Guest Blog by Shan O'Meara: Tough Skin

Those of us suffering from epilepsy have to have a tougher skin than most. It causes
those of us who have it to change their lives dramatically. For example, you shouldn’t drink alcohol while taking anti-epileptic drugs. For a limited time after a seizure, it is illegal to drive. Again, some people do anyway. Risky, but people still drive, regardless. The length of time varies in each state, from only months to several years. Some drugs necessitate eating a certain way or not to eat certain foods.
Epilepsy is not a sickness, not a disease. It is a condition. There is no way to “catch” it from someone else. Epilepsy is not like the common cold or a broken limb, which, if given time, will mend or run its course through your body. Often, without surgery, it will not go away. It is forever.
There is no way to determine how, why, or when you will have a seizure.  That’s what makes this condition so hard to understand. Some people get an infection and the seizures start. Some people have it run in their families, so that could be another trigger. Some people, like me, have a traumatic brain injury, and after having the seizures lay dormant for a decade, they rear their ugly head and totally turn your life upside down. This list is just a few reasons why people can have epilepsy. There are more reasons. Many more, but let’s just start with those I’ve mentioned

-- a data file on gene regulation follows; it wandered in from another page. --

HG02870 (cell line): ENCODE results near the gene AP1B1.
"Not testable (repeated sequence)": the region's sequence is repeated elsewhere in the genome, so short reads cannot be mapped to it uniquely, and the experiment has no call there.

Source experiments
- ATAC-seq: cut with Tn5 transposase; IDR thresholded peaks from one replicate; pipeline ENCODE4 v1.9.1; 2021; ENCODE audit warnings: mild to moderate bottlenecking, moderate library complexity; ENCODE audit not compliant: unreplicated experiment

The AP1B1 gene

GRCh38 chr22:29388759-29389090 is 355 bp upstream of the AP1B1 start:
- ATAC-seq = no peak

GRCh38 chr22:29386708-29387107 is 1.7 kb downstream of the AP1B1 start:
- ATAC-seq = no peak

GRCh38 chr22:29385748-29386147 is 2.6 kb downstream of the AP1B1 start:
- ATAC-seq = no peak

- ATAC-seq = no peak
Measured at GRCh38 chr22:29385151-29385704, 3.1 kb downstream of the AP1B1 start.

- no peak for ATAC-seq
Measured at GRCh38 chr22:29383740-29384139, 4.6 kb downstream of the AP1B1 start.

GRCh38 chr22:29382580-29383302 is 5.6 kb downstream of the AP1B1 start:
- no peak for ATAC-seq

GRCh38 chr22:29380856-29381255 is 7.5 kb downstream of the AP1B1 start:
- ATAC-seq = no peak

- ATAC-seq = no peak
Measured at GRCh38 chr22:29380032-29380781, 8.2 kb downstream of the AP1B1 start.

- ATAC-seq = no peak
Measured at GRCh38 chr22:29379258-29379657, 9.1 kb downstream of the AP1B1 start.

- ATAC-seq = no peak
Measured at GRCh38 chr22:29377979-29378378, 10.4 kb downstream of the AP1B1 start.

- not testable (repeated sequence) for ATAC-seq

There is no one drug or combination of drugs that will work for every person. Every case of epilepsy is different because everybody’s brain chemistry is different. Therefore, it is trial and error to find the right medications that will stop the seizures for you. What stops the seizures for one person could be something totally different for someone else. It may take surgery for some people to rid themselves of seizures or it may take something as small as two pills a day.
Unfortunately, though, finding the right drug or combination of drugs to stop the seizures is not an easy thing to do. The process can often be a long and arduous task. It takes about eighteen months to figure out if a drug works for you. For some people, me included, this process can take many, many years. When you have tried as many drugs as I have, more than ten at last count, you can understand how frustrated I get because a solution has not been found.
There are side effects for each and every anti seizure drug (sometimes referred to as AEDs) out there.  Some of the more antiquated drugs have harsher side effects than the newer ones, but, if your doctor recommends them and they work for you and you can tolerate the side effects, then use them and more power to you.
The biggest hurdle I have to overcome everyday is the fear of having a seizure while I am out trying to have a “normal” day. This fear is always lurking in the back of my mind, either consciously or subconsciously, because I have had several while I am out and about. It definitely puts a big crimp in your day!
These issues are the biggest challenges I have to face on a daily basis. Believe me, I know it makes life harder to live, but they continue to be a part of it, whether I want them to or not.  
We with epilepsy have to have tough skin.